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Counterfeit currency: Threat to internal security

The World is observing ‘Anti-Counterfeiting Day’ on 13th June 2012.



Rashi Aditi Ghosh/ ZRG

The World is observing ‘Anti-Counterfeiting Day’ on 13th June 2012; however India is still struggling to come out of the clutches of fake currency issue. The latest report by Home Affairs Ministry notifies that large quantities of ‘Fake Indian Currency Note’ (FICN) are pumped into India from countries like Pakistan, Nepal, Bangladesh, Sri Lanka, Malaysia, Thailand, and the UAE.

Shocking but true, reports by the Reserve Bank of India (RBI) reveal that the practice of counterfeit currency is almost as old as the printing of currency. At some period in history, it was considered treasonous enough to warrant punishment by death. It was in 1650 AD that paper money was developed and counterfeiting flourished, especially within America where counterfeit money was more common than genuine money.

Data available in the public domain suggests that the incidence of counterfeiting varies across different countries. While Australia detected seven pieces of counterfeit notes per million notes in circulation (2008-09), in Canada it was 76 (2008).In New Zealand, the number was as low as 0.71 counterfeits per million notes in circulation (2008-09), whereas in Switzerland it was ten. As for the euro, there was roughly about one counterfeit per 14,600 bank notes in circulation (2008).

As per the analysis of Zee Research Group, between 2009 till June 2011 nearly Rs 60 crore worth of fake currency had been seized by the Government of India.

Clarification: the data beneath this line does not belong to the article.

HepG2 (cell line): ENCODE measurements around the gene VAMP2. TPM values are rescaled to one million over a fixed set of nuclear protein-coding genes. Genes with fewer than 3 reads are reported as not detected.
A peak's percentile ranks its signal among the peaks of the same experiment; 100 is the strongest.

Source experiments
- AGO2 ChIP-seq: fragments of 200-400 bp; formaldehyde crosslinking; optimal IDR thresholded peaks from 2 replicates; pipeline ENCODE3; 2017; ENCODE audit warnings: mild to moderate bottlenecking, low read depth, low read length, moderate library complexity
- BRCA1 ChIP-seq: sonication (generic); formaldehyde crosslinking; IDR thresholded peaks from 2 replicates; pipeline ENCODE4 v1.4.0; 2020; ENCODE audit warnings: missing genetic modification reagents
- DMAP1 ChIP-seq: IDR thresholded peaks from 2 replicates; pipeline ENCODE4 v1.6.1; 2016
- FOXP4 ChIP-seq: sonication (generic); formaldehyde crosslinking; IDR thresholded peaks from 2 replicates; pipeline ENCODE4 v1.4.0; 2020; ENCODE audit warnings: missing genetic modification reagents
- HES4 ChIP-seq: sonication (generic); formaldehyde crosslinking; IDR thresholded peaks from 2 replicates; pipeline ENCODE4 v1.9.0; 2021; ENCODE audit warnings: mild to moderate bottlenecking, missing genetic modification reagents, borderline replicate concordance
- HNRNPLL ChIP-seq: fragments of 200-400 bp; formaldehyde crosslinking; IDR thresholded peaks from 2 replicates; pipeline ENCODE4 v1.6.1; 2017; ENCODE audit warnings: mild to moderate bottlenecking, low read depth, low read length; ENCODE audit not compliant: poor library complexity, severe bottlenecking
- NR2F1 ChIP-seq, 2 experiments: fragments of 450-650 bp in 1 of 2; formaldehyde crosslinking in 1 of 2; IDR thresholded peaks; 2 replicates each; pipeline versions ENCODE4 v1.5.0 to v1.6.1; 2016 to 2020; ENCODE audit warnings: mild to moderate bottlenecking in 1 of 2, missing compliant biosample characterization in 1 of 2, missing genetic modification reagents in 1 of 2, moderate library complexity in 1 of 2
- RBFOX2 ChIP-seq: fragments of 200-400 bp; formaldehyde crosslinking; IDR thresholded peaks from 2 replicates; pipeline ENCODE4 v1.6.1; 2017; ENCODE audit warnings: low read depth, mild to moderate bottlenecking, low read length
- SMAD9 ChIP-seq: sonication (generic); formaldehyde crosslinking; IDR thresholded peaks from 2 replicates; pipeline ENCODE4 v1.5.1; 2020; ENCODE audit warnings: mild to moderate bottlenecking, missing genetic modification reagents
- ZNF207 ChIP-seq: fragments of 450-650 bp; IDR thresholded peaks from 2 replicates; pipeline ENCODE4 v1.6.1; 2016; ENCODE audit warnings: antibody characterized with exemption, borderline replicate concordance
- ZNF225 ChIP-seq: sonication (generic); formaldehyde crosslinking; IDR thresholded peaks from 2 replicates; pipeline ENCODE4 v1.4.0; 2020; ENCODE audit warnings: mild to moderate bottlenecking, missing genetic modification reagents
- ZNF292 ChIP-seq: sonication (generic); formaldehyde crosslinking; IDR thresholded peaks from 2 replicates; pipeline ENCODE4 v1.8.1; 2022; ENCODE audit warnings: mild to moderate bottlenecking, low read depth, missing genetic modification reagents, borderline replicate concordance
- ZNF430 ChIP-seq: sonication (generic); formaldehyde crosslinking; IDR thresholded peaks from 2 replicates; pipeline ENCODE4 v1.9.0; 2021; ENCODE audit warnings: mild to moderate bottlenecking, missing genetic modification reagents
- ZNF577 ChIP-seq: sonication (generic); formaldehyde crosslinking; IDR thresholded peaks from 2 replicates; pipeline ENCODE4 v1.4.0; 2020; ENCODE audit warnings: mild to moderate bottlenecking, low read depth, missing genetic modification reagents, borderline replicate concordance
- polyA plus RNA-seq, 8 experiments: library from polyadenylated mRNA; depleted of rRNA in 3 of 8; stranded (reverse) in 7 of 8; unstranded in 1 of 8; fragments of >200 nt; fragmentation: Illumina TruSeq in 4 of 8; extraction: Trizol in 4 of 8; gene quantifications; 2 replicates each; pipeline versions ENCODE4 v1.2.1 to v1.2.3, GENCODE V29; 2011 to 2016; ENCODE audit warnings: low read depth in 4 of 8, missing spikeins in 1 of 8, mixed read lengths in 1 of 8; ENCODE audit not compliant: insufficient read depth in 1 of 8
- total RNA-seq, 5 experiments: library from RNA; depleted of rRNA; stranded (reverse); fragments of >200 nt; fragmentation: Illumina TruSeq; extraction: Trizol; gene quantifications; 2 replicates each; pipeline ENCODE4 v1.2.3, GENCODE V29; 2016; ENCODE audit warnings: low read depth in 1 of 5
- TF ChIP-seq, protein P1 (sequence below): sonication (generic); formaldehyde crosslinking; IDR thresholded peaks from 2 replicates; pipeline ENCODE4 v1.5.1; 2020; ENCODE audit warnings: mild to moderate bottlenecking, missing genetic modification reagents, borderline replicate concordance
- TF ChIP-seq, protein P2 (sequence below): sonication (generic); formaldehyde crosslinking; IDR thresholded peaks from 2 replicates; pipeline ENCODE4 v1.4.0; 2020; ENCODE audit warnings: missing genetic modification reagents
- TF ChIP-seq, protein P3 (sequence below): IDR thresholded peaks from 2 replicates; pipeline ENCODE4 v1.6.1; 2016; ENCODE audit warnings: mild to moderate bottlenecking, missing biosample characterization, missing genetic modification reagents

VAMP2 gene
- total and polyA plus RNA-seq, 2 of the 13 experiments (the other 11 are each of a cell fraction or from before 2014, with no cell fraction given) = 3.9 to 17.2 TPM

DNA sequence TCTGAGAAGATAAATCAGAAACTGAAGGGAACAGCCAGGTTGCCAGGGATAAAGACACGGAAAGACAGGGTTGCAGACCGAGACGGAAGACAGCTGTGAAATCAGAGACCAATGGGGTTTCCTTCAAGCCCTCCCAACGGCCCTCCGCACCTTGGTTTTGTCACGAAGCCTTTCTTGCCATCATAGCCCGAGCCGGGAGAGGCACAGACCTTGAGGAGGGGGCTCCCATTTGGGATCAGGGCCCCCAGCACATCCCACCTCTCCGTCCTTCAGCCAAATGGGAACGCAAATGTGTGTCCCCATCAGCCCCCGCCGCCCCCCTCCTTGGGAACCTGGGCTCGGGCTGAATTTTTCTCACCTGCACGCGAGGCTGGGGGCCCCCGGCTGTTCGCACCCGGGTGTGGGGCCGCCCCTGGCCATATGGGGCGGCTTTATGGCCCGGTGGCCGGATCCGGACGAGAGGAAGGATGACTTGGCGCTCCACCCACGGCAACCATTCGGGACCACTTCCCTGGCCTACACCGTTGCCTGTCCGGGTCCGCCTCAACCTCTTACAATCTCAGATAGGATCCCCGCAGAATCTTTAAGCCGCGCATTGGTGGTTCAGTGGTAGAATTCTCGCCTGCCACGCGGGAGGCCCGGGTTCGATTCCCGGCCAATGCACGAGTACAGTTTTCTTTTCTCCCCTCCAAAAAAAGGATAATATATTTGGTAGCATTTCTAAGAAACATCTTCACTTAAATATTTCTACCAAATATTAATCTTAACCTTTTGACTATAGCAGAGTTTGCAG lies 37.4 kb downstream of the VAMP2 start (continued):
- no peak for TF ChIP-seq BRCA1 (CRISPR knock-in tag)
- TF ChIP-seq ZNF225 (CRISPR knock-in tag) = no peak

State profiling on counterfeiting currency suggests that during 2009 till June 2011 period, Maharashtra had recovered the highest amount of fake currency worth Rs 8.49 crore followed by Delhi (Rs 8.24 crore) ,Uttar Pradesh (Rs 7.71 crore) and West Bengal (Rs 6.37 crore).

As a matter of concern, during 2007 -2011 period, 118 persons were arrested for their involvement in transit of counterfeit currency. On figuring out the nationality of the culprits, it, was found that 99 were Indians followed by Pakistani (10), Bangladeshi (6), Thai (1), Afghani (1), and Nepali (1).

Latest data furnished by the Finance Ministry suggests that private sector banks like ICICI Bank (3.78 lakhs) followed by HDFC Bank (0.43 lakh) and Axis Bank (0.37 lakh) had detected highest number of fake notes during April 2011 to Mar 2012.

From Zee News

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